Twayna Mayne is right when she says that the comedy circuit in 2017 is flooded with young white men but is seriously lacking in black female comics; hence the obvious title, Black Girl. It may be simple, but it says a lot about this “endangered species” of comedy, and she hopes that the fact there are so few black female comics will attract audiences to come and see what she has to say.
So what does she have to say? Well, she opens with a tirade about how much she hates Morocco, which has a few already shuffling uneasily in their seats, and then she tells her story: being in care, being adopted and then to the present day, when she discovered who she is.
Moments of the show are funny, like her mockery of the stereotypical image of black women in modern culture, and her realisation that although much of her show laughs at her middle-class background, playing here in Edinburgh to predominantly middle-class audiences means she has lost some of her act.
Although Mayne may be comfortable with who she has become, she does not particularly make the audience comfortable with a host of irrelevant and close to the bone jokes, which at times go over everyone’s head. Her style is deadpan, and although this works much of the time, it is still an art to be perfected, with timing the key to its success. Mayne fails to pause long enough between some jokes, and rolls from one to the other with little to no linkage.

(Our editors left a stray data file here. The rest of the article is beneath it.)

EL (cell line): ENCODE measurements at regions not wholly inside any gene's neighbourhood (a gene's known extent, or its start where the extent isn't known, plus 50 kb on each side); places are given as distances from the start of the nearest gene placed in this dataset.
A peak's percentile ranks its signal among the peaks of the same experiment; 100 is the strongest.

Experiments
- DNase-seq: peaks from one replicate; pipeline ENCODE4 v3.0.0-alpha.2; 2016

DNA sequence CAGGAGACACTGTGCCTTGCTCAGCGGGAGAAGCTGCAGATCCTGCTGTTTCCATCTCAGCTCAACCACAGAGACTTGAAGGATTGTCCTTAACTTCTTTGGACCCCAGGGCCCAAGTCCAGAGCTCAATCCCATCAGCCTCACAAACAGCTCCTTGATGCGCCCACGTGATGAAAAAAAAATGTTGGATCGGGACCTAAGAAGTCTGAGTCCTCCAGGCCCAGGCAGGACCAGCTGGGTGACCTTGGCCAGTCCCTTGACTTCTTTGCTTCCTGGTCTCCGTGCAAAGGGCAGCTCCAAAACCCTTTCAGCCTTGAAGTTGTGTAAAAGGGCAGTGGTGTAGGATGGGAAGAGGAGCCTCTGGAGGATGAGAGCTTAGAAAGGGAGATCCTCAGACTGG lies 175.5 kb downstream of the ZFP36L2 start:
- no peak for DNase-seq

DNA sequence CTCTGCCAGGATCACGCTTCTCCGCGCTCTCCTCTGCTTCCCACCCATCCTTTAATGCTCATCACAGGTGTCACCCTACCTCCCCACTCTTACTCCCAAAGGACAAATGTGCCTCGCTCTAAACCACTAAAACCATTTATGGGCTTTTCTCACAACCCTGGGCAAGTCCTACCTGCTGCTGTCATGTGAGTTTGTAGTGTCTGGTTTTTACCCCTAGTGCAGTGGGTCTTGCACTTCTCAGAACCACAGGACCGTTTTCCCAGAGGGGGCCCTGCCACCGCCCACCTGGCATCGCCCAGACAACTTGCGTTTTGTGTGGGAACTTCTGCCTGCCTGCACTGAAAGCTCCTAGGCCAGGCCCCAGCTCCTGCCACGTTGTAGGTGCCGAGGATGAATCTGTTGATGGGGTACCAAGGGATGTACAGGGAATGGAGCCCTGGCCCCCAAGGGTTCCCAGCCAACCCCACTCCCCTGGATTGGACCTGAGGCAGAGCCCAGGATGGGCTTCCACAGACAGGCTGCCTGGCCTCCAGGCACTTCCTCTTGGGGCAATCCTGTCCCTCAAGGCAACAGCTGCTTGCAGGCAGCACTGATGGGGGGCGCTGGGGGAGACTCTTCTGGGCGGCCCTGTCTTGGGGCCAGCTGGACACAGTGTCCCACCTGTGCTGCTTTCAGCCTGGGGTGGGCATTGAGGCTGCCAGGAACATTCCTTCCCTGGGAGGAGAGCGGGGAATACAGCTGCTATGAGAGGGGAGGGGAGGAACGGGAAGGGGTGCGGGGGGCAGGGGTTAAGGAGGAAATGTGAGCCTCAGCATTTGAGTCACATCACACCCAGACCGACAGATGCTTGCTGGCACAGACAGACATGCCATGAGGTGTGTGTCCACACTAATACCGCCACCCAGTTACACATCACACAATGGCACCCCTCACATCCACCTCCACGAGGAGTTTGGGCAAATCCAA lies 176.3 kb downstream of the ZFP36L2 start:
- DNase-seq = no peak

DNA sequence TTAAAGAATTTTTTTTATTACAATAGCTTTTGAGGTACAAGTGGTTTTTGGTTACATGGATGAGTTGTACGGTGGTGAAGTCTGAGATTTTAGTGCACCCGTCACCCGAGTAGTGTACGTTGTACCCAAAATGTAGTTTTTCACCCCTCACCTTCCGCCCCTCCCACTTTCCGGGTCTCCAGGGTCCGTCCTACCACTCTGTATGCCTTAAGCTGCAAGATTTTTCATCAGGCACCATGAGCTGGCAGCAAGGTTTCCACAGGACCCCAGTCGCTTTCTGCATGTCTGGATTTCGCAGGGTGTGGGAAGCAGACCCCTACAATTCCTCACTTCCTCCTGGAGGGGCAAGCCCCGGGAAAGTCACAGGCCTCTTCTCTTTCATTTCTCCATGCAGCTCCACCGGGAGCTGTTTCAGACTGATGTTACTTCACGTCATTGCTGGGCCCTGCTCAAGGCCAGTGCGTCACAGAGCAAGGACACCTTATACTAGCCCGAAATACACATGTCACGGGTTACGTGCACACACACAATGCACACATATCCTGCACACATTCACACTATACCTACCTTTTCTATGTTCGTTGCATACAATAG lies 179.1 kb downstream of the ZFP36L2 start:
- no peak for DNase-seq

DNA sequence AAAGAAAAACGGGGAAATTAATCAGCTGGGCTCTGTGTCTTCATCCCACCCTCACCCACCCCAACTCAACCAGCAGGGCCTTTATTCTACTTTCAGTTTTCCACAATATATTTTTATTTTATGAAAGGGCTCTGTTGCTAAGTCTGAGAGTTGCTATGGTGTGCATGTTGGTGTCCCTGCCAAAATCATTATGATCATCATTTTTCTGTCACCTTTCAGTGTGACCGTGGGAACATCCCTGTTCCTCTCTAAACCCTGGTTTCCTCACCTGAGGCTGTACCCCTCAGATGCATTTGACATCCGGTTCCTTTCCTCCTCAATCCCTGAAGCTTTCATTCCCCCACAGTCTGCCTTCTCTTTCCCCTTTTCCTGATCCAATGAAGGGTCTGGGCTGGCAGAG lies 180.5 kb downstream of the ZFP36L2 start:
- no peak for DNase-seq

The structure of the show is a bit all over the place, and although an autobiographical tale of a young black woman’s journey to success is a good premise for a show, it needs a clearer theme if Mayne is to battle against the white male comics she strives to compete with.